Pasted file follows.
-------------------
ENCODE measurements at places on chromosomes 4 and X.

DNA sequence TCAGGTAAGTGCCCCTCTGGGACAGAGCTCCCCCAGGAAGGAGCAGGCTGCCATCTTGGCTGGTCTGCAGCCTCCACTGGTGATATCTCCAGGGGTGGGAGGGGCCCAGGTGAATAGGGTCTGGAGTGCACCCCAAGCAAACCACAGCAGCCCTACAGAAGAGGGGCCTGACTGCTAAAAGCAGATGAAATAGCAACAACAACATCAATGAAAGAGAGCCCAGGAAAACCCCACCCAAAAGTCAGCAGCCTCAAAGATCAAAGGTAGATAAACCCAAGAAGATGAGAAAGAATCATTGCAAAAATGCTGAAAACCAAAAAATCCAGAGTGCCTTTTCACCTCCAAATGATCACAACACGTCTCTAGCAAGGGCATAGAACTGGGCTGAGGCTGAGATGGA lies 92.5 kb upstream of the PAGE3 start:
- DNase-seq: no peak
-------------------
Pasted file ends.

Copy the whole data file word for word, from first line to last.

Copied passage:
ENCODE measurements at places on chromosomes 4 and X.

DNA sequence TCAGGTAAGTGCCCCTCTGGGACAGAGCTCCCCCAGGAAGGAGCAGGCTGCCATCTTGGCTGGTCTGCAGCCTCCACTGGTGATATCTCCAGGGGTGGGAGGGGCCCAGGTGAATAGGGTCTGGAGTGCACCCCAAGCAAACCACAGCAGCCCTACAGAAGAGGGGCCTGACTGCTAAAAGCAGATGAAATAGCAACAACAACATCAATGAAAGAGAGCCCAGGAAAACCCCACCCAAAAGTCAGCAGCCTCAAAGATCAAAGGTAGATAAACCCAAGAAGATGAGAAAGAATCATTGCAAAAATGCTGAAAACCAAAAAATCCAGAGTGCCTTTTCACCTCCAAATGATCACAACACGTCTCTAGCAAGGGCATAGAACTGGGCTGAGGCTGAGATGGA lies 92.5 kb upstream of the PAGE3 start:
- DNase-seq: no peak